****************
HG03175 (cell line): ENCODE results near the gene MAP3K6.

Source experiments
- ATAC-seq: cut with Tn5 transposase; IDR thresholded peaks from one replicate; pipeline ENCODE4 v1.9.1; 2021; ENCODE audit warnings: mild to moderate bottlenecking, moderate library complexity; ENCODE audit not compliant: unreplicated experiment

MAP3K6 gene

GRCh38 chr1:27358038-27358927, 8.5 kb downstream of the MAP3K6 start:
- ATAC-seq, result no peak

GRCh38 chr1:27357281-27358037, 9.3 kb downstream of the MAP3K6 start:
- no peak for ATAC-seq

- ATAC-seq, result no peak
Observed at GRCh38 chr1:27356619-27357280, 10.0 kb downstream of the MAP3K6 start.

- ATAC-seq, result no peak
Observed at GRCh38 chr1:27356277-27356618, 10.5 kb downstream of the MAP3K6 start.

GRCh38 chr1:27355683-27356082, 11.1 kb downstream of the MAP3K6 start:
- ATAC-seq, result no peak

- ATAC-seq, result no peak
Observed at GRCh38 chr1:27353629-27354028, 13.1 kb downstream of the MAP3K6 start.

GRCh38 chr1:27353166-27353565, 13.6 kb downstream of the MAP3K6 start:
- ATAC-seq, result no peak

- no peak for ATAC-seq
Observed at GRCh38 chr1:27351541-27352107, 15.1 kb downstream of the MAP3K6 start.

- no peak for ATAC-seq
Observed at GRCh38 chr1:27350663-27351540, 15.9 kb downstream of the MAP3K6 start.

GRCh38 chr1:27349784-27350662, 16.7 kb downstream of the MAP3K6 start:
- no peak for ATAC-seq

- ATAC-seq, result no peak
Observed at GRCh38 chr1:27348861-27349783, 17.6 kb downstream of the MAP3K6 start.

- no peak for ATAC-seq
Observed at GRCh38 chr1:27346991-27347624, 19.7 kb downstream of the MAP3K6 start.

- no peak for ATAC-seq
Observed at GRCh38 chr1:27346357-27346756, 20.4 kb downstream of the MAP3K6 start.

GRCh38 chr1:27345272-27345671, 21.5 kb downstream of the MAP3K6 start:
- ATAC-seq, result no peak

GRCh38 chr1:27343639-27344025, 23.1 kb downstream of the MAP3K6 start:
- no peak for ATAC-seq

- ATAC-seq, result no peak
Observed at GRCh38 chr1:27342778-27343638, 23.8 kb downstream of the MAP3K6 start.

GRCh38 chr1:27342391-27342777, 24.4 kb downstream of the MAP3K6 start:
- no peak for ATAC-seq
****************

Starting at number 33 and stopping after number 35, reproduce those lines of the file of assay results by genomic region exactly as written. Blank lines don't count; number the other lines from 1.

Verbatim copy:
GRCh38 chr1:27343639-27344025, 23.1 kb downstream of the MAP3K6 start:
- no peak for ATAC-seq

- ATAC-seq, result no peak